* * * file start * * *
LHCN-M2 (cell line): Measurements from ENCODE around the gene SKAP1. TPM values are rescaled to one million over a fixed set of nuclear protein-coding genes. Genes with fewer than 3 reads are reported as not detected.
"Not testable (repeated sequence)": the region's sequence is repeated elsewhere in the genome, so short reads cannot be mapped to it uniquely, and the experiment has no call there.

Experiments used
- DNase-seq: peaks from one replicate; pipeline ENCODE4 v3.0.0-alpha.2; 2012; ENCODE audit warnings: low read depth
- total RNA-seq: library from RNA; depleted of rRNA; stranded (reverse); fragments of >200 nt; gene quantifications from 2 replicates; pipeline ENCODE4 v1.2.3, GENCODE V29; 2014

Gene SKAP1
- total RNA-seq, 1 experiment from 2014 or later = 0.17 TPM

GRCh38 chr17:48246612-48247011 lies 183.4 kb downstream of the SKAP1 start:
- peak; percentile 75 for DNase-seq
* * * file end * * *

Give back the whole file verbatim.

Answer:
LHCN-M2 (cell line): Measurements from ENCODE around the gene SKAP1. TPM values are rescaled to one million over a fixed set of nuclear protein-coding genes. Genes with fewer than 3 reads are reported as not detected.
"Not testable (repeated sequence)": the region's sequence is repeated elsewhere in the genome, so short reads cannot be mapped to it uniquely, and the experiment has no call there.

Experiments used
- DNase-seq: peaks from one replicate; pipeline ENCODE4 v3.0.0-alpha.2; 2012; ENCODE audit warnings: low read depth
- total RNA-seq: library from RNA; depleted of rRNA; stranded (reverse); fragments of >200 nt; gene quantifications from 2 replicates; pipeline ENCODE4 v1.2.3, GENCODE V29; 2014

Gene SKAP1
- total RNA-seq, 1 experiment from 2014 or later = 0.17 TPM

GRCh38 chr17:48246612-48247011 lies 183.4 kb downstream of the SKAP1 start:
- peak; percentile 75 for DNase-seq